This is my favourite time of year – I love the late warm sunny days that feel such a pleasurable gift, I love the quality of the light especially as the mist lifts in the morning and I can’t help loving the more relaxed feeling there is in the garden as the leaves colour and fall and the herbaceous perennial put on their last show of flowers, strung with dew-ladened cobwebs.
Asters and apples featured highly at last week’s RHS Autumn Harvest Show in London 5-6 October. Billed as 'a floral and foodie feast', the show featured nursery stands, a selection of food producers and the ‘best in show’ displays of fruit, veg, flowers and foliage from enthusiastic gardeners.
Here are some highlights.
Display from Wisley’s apple collection celebrating the 150 anniversary of Robert Hogg’s The Fruit Manual – an encyclopaedic guide to fruit cultivars grown in Britain in the 19th century, which by its fifth and last edition listed 718 apples, not to mention pears, plums, cherries and more. The display enforced just what we stand to lose if we resign ourselves to the limited and standardise selection of apples offered by our supermarkets. Thank goodness there is a resurgence of interest in orchards.
Don't forget Apple Day held this year on 21st October.
Apples were also a feature of the Pennard Plants stand where the sight of pieces of toast tied to a young apple tree made for an intriguing display. Apparently this is an old wassail tradition in which toast was soaked in cider and hung in the apple trees for robins to feast on as the guardian spirit of the trees. No wonder robins are renowned for being jolly.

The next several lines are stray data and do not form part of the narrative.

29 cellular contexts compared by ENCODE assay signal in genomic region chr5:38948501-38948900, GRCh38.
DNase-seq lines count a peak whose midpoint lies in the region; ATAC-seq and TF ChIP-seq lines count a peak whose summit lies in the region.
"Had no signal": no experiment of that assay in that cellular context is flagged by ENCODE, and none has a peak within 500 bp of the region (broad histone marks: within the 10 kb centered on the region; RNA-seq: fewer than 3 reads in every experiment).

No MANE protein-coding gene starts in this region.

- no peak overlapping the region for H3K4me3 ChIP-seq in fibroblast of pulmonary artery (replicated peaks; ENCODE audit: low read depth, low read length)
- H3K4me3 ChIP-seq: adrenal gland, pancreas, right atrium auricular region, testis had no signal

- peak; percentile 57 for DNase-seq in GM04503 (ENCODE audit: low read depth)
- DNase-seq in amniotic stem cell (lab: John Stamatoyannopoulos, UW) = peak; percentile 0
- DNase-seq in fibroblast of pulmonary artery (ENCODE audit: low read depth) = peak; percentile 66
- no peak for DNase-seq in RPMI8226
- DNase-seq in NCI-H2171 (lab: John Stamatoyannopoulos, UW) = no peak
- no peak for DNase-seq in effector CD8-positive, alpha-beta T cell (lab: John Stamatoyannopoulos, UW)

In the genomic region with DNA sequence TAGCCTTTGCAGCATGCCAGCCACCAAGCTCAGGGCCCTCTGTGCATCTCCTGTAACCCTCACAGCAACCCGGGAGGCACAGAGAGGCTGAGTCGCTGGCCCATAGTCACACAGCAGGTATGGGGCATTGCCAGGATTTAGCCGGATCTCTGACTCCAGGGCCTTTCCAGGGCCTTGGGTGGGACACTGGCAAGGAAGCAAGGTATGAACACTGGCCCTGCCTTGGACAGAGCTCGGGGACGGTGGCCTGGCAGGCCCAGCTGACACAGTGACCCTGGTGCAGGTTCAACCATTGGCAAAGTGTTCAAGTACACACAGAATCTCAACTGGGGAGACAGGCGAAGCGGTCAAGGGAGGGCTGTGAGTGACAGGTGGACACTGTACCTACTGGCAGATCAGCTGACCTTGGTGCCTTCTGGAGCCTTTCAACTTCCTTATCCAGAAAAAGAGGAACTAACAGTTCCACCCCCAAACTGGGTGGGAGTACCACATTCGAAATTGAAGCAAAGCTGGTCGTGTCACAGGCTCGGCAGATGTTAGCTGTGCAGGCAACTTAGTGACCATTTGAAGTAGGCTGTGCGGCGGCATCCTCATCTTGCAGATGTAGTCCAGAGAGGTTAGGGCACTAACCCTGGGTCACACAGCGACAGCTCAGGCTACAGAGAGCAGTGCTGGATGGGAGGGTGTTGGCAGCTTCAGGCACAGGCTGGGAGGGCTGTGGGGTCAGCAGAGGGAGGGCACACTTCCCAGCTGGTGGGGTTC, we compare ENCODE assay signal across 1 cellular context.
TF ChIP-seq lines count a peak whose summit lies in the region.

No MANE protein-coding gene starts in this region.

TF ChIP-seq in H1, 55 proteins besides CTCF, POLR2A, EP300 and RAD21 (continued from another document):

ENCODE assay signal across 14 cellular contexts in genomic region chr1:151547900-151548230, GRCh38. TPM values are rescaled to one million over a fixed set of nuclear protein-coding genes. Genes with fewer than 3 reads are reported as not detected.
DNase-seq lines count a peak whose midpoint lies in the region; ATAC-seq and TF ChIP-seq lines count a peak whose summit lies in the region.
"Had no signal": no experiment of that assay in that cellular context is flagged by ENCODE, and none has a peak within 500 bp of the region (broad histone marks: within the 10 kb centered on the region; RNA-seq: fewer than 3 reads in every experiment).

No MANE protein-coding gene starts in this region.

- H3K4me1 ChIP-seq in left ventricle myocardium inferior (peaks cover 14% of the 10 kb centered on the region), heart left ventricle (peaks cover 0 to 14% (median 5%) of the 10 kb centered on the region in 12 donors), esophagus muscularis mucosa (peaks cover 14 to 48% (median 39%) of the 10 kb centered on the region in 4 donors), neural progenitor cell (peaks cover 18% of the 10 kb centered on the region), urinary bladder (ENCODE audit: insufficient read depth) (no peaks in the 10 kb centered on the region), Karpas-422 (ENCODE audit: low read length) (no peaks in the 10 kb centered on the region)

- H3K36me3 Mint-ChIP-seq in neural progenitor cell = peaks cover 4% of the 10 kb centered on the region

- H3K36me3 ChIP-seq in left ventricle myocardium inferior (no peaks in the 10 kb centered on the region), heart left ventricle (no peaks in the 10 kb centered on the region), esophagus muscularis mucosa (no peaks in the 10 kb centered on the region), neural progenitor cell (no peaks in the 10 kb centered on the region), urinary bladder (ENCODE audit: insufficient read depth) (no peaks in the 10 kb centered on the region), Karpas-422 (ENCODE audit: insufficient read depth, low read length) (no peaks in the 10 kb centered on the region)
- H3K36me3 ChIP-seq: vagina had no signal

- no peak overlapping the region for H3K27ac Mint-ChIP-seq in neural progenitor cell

There was apple bobbing too for those who were game.
NB – also spotted on the Pennard Plants stand - a good range of green manure seeds to plant now to nourish your soil over winter.
Fruit and veg displays in general were impressive in the competition classes. These were the prize-winning, 'home-grown grapes - a bunch of ‘Muscat of Alexandria’. But what happened to the turnips? No entries at all. Has the humble root veg fallen from favour to be replaced by the likes of pak choi?
Inspiring branches of autumn foliage. I noted in particular Fothergilla monticola, Viburnum plicatum f. tormentosum ‘Mariesii’ and Stewartia pseudocamellia. (Sorry no pics)
Look out for this new dahlia in 2011. Bred by Mark Twyning from the National Dahlia Collection at Winchester Growers from his 'Twyning's After Eight' cultivar, this seedling has butter yellow petals struck with the occasional red brush stroke. Definitely set to become a talking point in the border. It's one they hope to bring forward for Hampton Court Palace Flower Show 2011.
The next RHS London show is the London Plant and Design Show, 15-16 February 2011.
Click here for details.